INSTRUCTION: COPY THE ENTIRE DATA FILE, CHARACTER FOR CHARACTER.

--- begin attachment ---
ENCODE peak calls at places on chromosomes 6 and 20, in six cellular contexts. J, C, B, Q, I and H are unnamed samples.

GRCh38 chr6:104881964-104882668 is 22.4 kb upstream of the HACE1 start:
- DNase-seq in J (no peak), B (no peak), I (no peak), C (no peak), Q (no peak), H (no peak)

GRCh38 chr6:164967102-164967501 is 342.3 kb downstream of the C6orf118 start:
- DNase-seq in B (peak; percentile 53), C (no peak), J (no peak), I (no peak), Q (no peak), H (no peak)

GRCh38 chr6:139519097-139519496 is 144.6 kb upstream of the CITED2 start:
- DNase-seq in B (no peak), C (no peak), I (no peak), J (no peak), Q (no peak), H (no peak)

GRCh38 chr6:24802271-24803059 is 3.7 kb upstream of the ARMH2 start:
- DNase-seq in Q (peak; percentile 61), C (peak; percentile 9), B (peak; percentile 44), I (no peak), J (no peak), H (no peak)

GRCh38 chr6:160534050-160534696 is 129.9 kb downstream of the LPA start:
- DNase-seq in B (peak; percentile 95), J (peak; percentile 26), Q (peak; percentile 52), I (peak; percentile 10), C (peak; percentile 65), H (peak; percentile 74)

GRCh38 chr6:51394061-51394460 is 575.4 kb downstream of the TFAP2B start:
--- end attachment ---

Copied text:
ENCODE peak calls at places on chromosomes 6 and 20, in six cellular contexts. J, C, B, Q, I and H are unnamed samples.

GRCh38 chr6:104881964-104882668 is 22.4 kb upstream of the HACE1 start:
- DNase-seq in J (no peak), B (no peak), I (no peak), C (no peak), Q (no peak), H (no peak)

GRCh38 chr6:164967102-164967501 is 342.3 kb downstream of the C6orf118 start:
- DNase-seq in B (peak; percentile 53), C (no peak), J (no peak), I (no peak), Q (no peak), H (no peak)

GRCh38 chr6:139519097-139519496 is 144.6 kb upstream of the CITED2 start:
- DNase-seq in B (no peak), C (no peak), I (no peak), J (no peak), Q (no peak), H (no peak)

GRCh38 chr6:24802271-24803059 is 3.7 kb upstream of the ARMH2 start:
- DNase-seq in Q (peak; percentile 61), C (peak; percentile 9), B (peak; percentile 44), I (no peak), J (no peak), H (no peak)

GRCh38 chr6:160534050-160534696 is 129.9 kb downstream of the LPA start:
- DNase-seq in B (peak; percentile 95), J (peak; percentile 26), Q (peak; percentile 52), I (peak; percentile 10), C (peak; percentile 65), H (peak; percentile 74)

GRCh38 chr6:51394061-51394460 is 575.4 kb downstream of the TFAP2B start: